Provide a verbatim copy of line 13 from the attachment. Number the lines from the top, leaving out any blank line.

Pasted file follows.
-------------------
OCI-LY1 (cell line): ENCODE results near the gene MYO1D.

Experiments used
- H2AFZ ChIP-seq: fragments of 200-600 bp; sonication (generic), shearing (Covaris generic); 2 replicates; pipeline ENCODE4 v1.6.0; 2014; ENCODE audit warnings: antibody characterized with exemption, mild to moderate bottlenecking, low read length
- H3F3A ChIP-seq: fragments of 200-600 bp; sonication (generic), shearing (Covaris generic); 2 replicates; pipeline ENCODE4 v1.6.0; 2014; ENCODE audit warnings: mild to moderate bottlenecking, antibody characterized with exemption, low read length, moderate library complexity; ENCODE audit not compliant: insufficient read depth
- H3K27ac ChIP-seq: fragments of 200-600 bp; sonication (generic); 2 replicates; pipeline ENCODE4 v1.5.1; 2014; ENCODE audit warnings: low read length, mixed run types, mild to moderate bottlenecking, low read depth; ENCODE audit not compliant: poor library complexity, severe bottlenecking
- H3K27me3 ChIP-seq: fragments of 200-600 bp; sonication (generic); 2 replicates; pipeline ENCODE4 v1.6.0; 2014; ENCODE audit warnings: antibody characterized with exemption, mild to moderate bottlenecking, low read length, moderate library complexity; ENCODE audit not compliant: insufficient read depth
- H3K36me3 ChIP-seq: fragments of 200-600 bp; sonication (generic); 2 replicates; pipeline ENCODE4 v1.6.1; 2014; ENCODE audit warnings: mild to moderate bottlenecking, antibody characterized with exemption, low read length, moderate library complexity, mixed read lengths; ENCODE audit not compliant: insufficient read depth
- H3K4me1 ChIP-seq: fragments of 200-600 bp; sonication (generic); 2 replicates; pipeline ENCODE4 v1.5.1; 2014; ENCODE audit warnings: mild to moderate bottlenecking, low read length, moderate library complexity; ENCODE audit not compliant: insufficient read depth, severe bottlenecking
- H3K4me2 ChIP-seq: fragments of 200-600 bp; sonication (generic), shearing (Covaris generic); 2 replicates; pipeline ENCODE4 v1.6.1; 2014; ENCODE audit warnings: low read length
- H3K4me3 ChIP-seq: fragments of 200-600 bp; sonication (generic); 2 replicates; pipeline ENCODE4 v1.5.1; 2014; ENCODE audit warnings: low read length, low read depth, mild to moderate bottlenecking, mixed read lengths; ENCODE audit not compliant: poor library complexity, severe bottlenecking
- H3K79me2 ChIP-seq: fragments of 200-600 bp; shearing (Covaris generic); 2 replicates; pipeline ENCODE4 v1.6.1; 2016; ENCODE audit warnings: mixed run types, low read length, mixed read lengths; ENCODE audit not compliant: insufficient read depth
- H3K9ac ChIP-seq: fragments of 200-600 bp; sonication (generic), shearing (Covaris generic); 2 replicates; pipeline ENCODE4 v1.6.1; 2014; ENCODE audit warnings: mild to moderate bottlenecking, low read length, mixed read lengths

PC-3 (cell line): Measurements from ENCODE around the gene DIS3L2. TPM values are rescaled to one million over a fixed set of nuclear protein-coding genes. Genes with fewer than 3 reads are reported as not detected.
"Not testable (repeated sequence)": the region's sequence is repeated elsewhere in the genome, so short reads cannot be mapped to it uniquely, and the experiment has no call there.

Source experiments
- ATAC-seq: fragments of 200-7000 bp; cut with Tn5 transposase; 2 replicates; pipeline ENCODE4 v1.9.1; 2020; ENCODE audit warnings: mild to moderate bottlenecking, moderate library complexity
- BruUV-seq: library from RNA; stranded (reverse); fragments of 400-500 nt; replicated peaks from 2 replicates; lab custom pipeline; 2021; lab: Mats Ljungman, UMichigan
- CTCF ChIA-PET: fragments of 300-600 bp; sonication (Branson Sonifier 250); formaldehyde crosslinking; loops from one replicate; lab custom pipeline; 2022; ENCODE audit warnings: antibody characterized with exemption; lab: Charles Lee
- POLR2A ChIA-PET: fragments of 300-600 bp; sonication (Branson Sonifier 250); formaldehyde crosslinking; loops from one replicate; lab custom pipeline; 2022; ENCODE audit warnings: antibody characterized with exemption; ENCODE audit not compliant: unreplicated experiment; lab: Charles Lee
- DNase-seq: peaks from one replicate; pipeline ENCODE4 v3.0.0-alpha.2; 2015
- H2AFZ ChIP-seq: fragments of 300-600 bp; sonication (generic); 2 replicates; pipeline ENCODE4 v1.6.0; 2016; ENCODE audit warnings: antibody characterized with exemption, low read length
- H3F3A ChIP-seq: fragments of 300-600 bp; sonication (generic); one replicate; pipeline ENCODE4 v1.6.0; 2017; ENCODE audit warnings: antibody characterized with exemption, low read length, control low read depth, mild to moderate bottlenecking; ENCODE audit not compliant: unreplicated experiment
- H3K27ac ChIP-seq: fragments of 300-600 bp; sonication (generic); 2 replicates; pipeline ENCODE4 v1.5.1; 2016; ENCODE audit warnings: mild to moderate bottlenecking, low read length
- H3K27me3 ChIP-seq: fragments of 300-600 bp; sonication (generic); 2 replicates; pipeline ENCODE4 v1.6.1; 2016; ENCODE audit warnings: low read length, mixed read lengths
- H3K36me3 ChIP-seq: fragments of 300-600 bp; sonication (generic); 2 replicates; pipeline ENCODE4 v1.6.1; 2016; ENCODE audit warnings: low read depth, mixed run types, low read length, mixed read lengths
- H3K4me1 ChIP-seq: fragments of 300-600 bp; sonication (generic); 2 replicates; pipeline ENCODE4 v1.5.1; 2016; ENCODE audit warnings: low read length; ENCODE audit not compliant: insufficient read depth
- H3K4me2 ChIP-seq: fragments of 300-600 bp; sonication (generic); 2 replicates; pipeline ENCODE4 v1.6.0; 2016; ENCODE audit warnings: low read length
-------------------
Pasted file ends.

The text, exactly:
PC-3 (cell line): Measurements from ENCODE around the gene DIS3L2. TPM values are rescaled to one million over a fixed set of nuclear protein-coding genes. Genes with fewer than 3 reads are reported as not detected.